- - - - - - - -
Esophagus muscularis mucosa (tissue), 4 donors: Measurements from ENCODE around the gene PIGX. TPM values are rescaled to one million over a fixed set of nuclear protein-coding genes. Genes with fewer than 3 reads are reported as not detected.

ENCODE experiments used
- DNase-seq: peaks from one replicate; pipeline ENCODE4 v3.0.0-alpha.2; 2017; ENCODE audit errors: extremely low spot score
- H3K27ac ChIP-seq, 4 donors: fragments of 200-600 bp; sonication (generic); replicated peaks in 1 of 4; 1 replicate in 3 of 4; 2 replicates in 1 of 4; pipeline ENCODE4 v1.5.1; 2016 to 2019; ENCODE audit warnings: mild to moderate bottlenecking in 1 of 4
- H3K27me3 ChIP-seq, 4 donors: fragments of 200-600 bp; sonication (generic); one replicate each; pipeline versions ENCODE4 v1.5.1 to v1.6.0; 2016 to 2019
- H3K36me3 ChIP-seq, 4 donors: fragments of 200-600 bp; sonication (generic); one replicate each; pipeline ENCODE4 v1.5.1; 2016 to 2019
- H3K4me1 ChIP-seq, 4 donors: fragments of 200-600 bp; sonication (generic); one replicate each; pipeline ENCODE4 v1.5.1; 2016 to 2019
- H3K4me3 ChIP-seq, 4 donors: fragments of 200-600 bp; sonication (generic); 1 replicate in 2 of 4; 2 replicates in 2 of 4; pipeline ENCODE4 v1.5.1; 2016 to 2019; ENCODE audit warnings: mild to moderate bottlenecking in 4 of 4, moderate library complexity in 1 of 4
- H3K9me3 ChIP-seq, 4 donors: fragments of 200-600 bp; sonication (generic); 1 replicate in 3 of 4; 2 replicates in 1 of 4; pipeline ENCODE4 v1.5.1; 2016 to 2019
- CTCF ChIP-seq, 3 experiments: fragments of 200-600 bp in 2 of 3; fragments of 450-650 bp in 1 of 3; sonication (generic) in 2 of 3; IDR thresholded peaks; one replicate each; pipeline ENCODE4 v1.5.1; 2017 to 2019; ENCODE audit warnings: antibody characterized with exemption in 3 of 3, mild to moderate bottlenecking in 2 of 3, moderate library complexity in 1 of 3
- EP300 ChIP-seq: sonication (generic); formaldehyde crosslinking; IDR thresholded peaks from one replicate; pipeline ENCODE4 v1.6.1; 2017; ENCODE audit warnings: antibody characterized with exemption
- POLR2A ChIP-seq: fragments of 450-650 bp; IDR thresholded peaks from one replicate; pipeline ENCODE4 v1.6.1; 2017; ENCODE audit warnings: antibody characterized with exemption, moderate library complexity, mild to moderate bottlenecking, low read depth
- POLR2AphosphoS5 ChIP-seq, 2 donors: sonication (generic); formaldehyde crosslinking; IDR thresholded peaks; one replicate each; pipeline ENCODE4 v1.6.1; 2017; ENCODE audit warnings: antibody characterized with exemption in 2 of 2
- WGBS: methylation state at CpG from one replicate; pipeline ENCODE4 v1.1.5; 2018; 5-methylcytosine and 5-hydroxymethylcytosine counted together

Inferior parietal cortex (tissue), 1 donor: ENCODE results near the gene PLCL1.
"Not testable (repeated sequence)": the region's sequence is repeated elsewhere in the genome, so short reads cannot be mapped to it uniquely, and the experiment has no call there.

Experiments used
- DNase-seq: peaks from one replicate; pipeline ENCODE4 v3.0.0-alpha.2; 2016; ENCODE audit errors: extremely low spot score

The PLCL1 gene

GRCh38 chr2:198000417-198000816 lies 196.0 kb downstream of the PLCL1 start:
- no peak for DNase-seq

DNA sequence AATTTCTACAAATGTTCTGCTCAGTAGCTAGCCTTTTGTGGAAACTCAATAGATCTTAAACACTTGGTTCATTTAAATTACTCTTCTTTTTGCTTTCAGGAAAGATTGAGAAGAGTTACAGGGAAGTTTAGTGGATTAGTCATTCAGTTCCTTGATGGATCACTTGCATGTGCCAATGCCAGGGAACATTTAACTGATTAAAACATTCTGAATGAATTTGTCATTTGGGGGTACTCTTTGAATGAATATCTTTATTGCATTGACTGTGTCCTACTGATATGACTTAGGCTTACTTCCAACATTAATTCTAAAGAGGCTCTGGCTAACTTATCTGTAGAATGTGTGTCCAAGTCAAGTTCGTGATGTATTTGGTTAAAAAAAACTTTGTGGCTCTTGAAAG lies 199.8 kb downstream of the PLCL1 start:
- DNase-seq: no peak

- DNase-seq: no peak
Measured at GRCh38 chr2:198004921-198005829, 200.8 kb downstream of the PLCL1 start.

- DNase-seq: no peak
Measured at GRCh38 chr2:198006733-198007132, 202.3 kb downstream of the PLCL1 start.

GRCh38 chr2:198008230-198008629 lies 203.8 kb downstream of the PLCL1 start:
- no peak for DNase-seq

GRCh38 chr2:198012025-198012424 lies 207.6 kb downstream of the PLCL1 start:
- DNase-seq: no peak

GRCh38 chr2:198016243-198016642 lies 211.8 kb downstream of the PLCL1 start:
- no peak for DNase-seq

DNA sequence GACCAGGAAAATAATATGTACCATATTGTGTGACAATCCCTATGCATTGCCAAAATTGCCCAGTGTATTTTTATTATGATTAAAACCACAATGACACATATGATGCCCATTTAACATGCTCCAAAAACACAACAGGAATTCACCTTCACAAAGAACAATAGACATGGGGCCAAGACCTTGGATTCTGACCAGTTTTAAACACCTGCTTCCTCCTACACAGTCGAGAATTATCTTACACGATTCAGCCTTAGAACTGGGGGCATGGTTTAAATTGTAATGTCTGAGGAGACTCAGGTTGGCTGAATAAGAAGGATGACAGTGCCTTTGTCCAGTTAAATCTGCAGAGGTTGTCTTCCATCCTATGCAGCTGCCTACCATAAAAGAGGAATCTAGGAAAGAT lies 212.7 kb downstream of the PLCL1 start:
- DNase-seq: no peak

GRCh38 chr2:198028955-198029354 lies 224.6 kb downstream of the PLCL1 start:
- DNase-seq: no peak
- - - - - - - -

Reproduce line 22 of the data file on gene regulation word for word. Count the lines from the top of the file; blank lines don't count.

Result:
DNA sequence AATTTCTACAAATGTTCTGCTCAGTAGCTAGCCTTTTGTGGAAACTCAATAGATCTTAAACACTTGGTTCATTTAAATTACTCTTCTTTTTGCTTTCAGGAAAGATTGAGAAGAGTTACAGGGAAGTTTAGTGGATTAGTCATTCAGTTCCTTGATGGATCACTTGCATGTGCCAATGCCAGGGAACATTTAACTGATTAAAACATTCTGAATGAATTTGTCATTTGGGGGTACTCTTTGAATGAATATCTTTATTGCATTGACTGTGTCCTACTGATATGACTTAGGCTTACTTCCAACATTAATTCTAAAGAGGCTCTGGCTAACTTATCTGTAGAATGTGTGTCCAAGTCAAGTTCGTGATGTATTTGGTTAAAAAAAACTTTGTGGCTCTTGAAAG lies 199.8 kb downstream of the PLCL1 start: